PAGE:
When I announced to my family in 1952 that I had decided to study for the priesthood, my mother said that she had known for a long time that this was the right thing for the eldest of her four children to do. She said she was proud and grateful and that she wished me well.
My father, not as fully Catholic as his wife, was obviously bothered by the idea of my entering a seminary and going on to priesthood. He said, “Son, you’re only 21. You’ve had little experience in the world outside of home and school; you’ve never had to support yourself or anyone else. Why not take a year or so to work at maturing? How about some long trips to see the world? I’ll gladly make that possible. And after that, if you’re still inclined to become a priest, you’ll have my total support.”
And I recall answering, “Thanks, Dad. What you’ve said makes a lot of sense, but I’ve been thinking this over for a long time, and I’m certain that this is what I should be doing.” He backed down and never addressed the subject again. (Six years later, he was a happy and proud father at my ordination.)
After an extra year of college and another year of classical languages in Massachusetts, I entered the seminary in Darlington, New Jersey, and from that time on never had the slightest doubt that that was where the Spirit of God wanted me to be and to do.
This little part of my story is related to that well-known conversation between Jesus and a young man whom he called to follow him. The man doesn’t definitely decline; he merely says that this is not the right time for him to make such a change in his life. His meaning: “This is a big commitment you’re asking of me, Jesus, and you know how it is in families, especially between a father and a son. My father is bound to object to my following you and taking up your lifestyle. He would consider that a waste of my life and of my heritage. But someday, when he is no longer living, I’ll be free to do as I please. And, yes, I think I’d be inclined then to join you and your group.”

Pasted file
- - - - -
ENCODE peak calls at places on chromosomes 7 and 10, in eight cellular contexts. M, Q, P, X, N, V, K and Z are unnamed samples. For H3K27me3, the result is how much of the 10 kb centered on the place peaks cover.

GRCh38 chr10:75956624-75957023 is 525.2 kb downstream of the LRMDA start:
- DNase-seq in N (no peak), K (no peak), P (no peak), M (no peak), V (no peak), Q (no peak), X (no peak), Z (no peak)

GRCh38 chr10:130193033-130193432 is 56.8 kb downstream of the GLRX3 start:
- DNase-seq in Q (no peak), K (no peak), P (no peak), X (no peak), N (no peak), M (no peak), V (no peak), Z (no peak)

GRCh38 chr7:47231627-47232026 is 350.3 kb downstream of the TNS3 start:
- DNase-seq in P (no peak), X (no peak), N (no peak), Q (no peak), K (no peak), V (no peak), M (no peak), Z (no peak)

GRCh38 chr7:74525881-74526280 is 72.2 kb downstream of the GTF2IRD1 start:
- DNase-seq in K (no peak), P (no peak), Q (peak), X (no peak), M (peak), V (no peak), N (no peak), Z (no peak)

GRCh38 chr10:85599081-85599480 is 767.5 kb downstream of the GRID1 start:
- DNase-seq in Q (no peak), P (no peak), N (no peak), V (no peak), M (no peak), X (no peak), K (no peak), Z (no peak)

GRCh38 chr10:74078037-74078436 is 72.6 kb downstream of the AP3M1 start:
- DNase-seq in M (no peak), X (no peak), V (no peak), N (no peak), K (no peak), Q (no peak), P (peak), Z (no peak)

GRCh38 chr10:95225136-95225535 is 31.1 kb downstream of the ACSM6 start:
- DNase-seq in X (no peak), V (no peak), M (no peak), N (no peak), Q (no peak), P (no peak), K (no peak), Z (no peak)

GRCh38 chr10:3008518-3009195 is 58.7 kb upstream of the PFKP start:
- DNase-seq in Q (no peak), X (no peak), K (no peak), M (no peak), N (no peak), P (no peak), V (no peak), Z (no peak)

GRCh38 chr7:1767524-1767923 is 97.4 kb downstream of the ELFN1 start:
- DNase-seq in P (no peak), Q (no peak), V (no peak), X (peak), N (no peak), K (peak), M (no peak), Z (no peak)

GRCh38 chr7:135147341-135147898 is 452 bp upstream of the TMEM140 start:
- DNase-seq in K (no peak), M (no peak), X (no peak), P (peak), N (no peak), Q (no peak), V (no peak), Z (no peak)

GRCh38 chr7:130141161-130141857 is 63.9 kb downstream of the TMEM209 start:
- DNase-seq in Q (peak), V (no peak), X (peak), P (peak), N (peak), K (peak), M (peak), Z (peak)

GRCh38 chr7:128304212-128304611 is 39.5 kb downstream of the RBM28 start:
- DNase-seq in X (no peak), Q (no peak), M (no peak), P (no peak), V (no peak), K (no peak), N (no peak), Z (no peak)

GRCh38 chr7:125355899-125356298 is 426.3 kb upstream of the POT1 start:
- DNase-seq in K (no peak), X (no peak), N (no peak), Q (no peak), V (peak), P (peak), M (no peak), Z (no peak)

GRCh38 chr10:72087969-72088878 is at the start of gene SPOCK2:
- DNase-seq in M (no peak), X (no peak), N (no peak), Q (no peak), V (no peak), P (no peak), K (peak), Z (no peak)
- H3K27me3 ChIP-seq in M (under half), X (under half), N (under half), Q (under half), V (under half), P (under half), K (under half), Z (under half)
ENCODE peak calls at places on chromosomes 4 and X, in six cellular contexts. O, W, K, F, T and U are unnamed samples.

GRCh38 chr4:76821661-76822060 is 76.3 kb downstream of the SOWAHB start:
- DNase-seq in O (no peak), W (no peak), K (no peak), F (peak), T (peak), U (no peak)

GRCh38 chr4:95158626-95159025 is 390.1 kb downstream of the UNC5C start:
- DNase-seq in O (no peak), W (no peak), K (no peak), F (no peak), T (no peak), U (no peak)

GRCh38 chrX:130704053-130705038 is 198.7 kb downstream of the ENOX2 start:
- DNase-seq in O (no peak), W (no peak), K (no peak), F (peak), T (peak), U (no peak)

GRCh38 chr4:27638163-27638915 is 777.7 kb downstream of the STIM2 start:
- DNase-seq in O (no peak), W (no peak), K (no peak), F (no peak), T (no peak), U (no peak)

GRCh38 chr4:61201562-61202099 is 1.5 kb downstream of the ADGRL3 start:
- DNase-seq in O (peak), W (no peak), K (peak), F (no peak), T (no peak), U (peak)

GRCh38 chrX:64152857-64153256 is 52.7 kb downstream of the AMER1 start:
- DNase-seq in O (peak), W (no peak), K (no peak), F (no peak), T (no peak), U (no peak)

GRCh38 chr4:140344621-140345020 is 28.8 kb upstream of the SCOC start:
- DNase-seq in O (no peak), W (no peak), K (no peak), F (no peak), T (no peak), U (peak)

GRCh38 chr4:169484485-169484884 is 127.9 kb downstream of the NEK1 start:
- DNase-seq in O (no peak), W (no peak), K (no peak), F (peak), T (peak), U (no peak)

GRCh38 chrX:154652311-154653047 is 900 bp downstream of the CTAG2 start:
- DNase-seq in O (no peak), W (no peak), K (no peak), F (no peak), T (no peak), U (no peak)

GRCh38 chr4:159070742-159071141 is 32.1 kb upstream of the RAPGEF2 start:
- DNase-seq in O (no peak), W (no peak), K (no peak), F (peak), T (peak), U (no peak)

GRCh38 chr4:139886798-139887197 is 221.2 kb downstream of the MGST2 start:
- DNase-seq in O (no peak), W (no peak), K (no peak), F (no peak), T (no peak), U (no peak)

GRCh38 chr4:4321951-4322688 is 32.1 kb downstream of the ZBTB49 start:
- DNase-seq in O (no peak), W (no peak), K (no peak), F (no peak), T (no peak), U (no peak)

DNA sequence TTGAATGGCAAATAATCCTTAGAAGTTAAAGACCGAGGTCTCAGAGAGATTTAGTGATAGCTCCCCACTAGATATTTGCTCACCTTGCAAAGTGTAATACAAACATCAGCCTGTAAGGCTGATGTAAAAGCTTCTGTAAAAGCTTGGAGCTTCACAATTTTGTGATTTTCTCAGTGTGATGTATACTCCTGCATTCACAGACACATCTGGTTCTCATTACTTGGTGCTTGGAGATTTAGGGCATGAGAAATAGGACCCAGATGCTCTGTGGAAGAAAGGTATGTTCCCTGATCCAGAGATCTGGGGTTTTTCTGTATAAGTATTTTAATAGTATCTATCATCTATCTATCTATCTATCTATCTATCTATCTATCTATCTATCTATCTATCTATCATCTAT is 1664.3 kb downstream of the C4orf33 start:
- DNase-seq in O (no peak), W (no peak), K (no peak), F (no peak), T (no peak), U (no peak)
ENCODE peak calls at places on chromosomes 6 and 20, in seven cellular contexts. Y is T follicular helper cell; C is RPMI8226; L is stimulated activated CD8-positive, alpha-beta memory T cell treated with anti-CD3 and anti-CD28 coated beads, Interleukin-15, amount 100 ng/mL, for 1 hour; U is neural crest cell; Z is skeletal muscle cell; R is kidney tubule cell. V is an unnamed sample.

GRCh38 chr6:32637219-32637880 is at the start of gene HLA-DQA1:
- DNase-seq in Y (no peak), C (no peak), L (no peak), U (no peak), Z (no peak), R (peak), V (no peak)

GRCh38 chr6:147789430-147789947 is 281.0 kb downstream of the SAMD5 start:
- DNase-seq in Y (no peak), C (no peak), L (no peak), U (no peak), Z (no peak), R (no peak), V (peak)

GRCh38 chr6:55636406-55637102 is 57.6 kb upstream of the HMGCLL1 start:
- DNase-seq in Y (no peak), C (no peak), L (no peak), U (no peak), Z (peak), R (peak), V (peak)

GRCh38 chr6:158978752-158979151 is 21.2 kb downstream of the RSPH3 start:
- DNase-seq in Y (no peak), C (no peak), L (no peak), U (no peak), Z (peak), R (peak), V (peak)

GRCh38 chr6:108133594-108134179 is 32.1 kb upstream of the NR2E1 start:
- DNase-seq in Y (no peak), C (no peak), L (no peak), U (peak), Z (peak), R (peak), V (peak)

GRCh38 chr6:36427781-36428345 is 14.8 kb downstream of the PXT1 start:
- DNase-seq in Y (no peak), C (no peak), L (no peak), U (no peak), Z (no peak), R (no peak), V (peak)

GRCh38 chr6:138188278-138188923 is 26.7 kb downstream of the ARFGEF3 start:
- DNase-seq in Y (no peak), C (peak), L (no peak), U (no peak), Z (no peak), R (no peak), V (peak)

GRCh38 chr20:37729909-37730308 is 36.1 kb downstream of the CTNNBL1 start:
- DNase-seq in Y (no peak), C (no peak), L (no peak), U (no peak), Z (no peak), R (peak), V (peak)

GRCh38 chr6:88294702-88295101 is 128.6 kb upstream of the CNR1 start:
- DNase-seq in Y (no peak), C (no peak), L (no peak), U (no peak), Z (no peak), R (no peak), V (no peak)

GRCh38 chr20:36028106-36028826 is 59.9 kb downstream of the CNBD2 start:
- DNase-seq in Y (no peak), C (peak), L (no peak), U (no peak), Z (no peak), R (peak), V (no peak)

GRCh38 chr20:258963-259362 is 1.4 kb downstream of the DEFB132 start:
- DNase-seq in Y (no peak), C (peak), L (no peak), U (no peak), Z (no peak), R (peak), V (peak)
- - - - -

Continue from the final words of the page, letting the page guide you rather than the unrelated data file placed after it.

It seems to me that it would be hard to find fault with the young fellow’s reasoning. Family bonds are always to be highly respected. Jesus knew that, and my guess is that he admired this considerate son.
But the lesson in Christian living that I see here is that, when we painfully arrive at a decision we are convinced is the right one, all others having been carefully considered, we must pursue it even if that means disappointing or hurting those we love.
Dag Hammarskjold, Secretary General of the fledgling United Nations back in the late 1940s, was, as you may recall, a deeply spiritual man, a Protestant Christian, and very prayerful. His famous book, Markings, he described as the record of his negotiations with himself and with God. In that post-World War II period, he so appreciated the significance of what the U. N. was established to accomplish that he prayed constantly to be open to divine wisdom and direction, knowing how limited our human intelligence and human love are, beginning with his own.
We are all cut from the same cloth, filled with astonishing potential and also burdened with enormous weaknesses. Optimum good comes into our lives, enriching us and others, in the same way for all – with the surrendering words, “Spirit of God, what would you have me do?”
And the answer comes, not normally in personal apparitions, but through the usually painful ordeal of honest, patient, charitable, expectant dialog.